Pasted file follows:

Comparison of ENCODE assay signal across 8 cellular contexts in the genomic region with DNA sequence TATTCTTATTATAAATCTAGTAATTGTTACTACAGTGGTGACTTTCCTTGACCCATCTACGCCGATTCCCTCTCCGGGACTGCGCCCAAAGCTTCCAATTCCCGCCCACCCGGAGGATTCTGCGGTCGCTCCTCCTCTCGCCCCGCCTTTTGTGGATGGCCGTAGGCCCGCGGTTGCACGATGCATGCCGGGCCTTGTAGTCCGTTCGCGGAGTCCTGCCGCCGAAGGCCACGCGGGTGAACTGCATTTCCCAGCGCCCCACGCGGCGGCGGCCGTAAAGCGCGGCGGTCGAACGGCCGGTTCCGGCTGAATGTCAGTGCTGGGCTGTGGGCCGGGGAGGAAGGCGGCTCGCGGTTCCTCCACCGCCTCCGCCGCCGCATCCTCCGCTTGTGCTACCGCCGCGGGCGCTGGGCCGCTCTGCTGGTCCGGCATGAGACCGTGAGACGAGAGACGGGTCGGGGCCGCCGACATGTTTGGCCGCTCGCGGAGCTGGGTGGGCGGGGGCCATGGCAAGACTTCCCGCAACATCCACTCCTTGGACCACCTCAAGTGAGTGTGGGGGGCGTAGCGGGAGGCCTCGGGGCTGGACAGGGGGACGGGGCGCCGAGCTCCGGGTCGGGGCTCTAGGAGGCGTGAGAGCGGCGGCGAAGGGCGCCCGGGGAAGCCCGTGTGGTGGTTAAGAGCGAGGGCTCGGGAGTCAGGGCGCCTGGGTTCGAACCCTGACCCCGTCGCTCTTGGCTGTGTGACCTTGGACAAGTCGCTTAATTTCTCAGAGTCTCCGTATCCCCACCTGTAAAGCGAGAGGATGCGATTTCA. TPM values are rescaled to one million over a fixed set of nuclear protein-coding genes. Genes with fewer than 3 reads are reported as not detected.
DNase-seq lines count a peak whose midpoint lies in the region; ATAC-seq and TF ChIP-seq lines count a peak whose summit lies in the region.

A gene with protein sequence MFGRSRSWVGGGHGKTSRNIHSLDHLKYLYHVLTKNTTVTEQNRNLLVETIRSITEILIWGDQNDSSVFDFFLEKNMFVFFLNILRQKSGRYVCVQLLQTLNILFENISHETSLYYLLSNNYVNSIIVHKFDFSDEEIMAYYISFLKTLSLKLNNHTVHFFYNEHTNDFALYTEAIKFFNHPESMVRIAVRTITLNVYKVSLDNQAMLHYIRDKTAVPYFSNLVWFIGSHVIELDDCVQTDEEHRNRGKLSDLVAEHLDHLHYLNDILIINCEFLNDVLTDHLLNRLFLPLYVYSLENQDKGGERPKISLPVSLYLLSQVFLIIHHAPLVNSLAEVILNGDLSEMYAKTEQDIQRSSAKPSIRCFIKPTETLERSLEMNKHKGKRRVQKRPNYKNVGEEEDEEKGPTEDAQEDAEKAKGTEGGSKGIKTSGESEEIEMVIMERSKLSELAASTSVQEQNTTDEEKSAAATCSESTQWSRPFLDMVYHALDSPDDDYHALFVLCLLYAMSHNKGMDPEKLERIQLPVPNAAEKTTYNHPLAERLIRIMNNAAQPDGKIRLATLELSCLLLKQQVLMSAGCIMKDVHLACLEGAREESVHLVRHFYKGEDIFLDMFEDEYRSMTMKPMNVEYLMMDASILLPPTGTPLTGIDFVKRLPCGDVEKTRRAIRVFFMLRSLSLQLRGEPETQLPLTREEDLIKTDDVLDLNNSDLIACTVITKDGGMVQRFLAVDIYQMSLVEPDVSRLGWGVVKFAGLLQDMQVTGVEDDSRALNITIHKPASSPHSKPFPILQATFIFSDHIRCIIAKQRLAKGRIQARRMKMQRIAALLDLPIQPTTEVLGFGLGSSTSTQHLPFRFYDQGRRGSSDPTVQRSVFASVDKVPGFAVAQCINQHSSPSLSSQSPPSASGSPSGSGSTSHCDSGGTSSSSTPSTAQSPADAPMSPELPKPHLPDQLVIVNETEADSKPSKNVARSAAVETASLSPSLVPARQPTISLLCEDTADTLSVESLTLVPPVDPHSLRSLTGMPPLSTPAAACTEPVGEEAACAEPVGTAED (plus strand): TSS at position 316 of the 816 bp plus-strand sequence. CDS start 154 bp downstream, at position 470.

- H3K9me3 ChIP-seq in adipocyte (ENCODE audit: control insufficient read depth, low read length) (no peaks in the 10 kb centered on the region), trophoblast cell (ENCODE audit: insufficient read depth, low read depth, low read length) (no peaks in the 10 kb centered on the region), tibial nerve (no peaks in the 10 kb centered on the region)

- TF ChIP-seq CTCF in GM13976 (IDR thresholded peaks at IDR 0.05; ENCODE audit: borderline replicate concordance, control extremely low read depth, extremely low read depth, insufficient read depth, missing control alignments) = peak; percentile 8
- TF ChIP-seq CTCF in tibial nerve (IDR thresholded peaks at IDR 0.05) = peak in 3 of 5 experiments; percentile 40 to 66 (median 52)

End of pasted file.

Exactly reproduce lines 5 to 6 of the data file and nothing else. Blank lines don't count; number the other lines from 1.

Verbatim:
- TF ChIP-seq CTCF in GM13976 (IDR thresholded peaks at IDR 0.05; ENCODE audit: borderline replicate concordance, control extremely low read depth, extremely low read depth, insufficient read depth, missing control alignments) = peak; percentile 8
- TF ChIP-seq CTCF in tibial nerve (IDR thresholded peaks at IDR 0.05) = peak in 3 of 5 experiments; percentile 40 to 66 (median 52)